- The maturities of both instruments differ. An option can have a maturity of up to two years whereas a warrant can last as long as fifteen years.
- Trading in options involves following principles of a futures market and warrants follow the principle of cash markets.
- A warrant can be issued with other instruments such as bonds usually to appeal to investors. However, options are issued independently often used to attract and motivate employees.
- The taxation rules applicable also differ. Options are subject to rules governing compensatory items. Warrants, on the other hand, are not compensatory in nature and are therefore taxable in nature.
There are several methods that influence a warrants exercise or strike price. Some of the common pricing method includes the Black-Scholes method and the fractional Brownian method among others. Regardless of the method selected to compute a warrant strike or exercise price both methods considers the intrinsic as well as time value of money.
Intrinsic value of a warrant refers to the difference between the current underlying stock price and the determined exercise or strike price at the time of issuance. A warrant can either be In the Money (ITM), Out of the Money (OTM) or At the Money (ATM) in terms of intrinsic value.
- A warrant is said to be In the Money (ITM) if the price of the underlying security is higher than the strike price. Such a warrant is said to have intrinsic value since the investor will make meaningful gains if one chooses to exercise the warrant.
- On the other hand, a warrant is said to be Out of the Money (OTM) if the strike price of the underlying security is valued above the prevailing security price. In this case the warrant has no intrinsic value but only time value since exercising the warrant will at such a time not make any economic sense.
- Lastly, a warrant that is At the Money (ATM) when the strike price and the prevailing market price of the underlying security match.
- b) Time Value
Time value refers to the anticipation that the price of the underlying security will increase in value over time. Alternatively, time value can be defined as the difference between the price of the option/warrant and its intrinsic value. Time value typically decreases as the expiry of a warrant gets closer, that is, it is affected by erosion of time or in other words, time decay.
Time value of a warrant is generally influenced by period length to expiry, volatility, dividends and interest rates:
- The more volatile the security is to a bull run will consequently lead to a higher fixed strike price.
- Whether the warrant is customized with exemption that permits the holder to receive dividends will influence a higher exercise price. This is the case of detachable and non- detachable warrants that come attached with a bond.
- The longer the time to expiry, the greater the time value of the warrant and consequently a higher strike price. This is because the price of the underlying security has a greater probability of moving in-the-money (ITM).
- The level of interest rate reflects the opportunity cost associated with capital. Therefore, an increase in interest rates means expensive call warrants and cheaper put warrants.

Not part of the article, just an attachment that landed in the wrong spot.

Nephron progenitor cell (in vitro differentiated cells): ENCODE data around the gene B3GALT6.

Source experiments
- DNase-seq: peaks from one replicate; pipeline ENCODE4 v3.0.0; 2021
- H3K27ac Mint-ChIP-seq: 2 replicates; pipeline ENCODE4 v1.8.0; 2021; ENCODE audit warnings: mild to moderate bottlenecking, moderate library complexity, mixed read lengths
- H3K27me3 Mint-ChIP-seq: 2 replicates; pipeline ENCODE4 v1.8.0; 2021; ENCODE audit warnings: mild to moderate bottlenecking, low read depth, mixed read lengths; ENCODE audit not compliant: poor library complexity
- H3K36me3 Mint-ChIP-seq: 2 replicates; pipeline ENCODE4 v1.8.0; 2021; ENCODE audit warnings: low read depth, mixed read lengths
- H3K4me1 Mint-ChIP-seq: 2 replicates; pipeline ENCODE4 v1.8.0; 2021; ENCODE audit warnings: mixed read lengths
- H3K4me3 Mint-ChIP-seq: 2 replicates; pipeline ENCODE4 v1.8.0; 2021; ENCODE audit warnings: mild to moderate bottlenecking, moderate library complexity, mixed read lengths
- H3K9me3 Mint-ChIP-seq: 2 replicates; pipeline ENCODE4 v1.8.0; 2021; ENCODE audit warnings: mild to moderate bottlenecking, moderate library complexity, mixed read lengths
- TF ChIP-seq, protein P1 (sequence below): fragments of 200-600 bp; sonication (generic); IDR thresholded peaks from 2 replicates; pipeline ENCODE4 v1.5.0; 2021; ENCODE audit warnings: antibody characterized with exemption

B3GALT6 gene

Types of Warrants
An American warrant can be exercised at any time up to its maturity, while a European warrant can only be exercised at its maturity date. There are several types of warrants available:
1) Detachable warrants – this are traditional warrants that are issued along with a company’s bond, usually to sweeten the deal. However, the investor has the option of selling the warrant and remaining with the bond.
2) Non-Detachable (Wedded) Warrants – They are also traditional warrants that come attached with a bond. However, the warrant cannot be separately sold and an investor will have to sell the bond together with the warrant as a package.
3) Naked Warrants – these are warrants that are issued to investors without an accompanying bond.
4) Covered warrants – They are non-dilutive in nature as the shares to be granted already exist, that is they are covered. They are specifically issued by financial institutions and not any other company. They are also sometimes referred to as naked warrants too since they come with no accompanying bond.
5) Equity warrants (Call and Put Warrants) – A call warrant allows the holder to buy equity or shares from the issuer, whereas, A put warrant allows the holder to sell shares back to the issuer. The primary difference between the two is that a call warrant will buy a specified number of shares from the issuer at a future date for a set price. A put warrant, on the other hand is a representation of the equity value that an investor can sell back to the issuing company in the future for a set price.
6) Penny warrant – When the nominal exercise price of a warrant is set for as low as $0.01 per share, such a warrant is referred to as a penny warrant.
7) Basket warrants – This kind of options is generally used by multinational corporations which characteristically have multi-currency cash flows. This means that the company has the option of buying different currencies in their “basket” at a future date at an already predetermined price regardless of the prevailing exchange rate.
8) Cash or share warrants –This are trade warrants whose compensation can either be in cash or exchanged for shares.
Getting information on warrants that are being traded can be difficult and time consuming as warrants are usually traded over the counter and rarely on the stock exchange. Nevertheless, if a warrant is traded it will have the extension ‘W’ added to the stock name.
Generally, Warrants that are trading on an exchange will sell for a premium price greater than the minimum value due to anticipation by investors that the price of the underlying security will rise in the future and the demand will drive the price up. However, the price of the traded warrant will deep as the expiry date nears.
References for Warrants